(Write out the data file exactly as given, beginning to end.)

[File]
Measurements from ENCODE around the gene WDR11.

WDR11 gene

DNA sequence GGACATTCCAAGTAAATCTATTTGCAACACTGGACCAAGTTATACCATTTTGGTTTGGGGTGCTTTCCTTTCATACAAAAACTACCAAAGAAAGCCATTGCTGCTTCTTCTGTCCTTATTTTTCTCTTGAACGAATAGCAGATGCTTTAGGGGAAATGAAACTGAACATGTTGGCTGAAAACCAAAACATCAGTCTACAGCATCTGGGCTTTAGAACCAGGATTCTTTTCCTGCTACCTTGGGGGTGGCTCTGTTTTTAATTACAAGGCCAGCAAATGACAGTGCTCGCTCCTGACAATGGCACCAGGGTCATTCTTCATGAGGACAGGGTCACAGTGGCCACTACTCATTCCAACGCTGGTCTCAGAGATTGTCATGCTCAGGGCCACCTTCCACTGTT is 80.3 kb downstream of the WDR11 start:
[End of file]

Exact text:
Measurements from ENCODE around the gene WDR11.

WDR11 gene

DNA sequence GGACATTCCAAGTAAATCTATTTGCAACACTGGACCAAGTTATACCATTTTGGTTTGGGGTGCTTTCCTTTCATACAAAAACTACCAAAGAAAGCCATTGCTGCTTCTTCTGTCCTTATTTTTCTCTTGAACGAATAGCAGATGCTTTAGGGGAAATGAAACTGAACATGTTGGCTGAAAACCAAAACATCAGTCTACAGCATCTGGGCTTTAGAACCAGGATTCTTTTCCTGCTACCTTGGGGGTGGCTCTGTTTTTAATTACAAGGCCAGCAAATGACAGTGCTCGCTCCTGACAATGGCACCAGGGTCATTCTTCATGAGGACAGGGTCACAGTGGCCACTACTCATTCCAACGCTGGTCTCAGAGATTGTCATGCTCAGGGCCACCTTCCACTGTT is 80.3 kb downstream of the WDR11 start: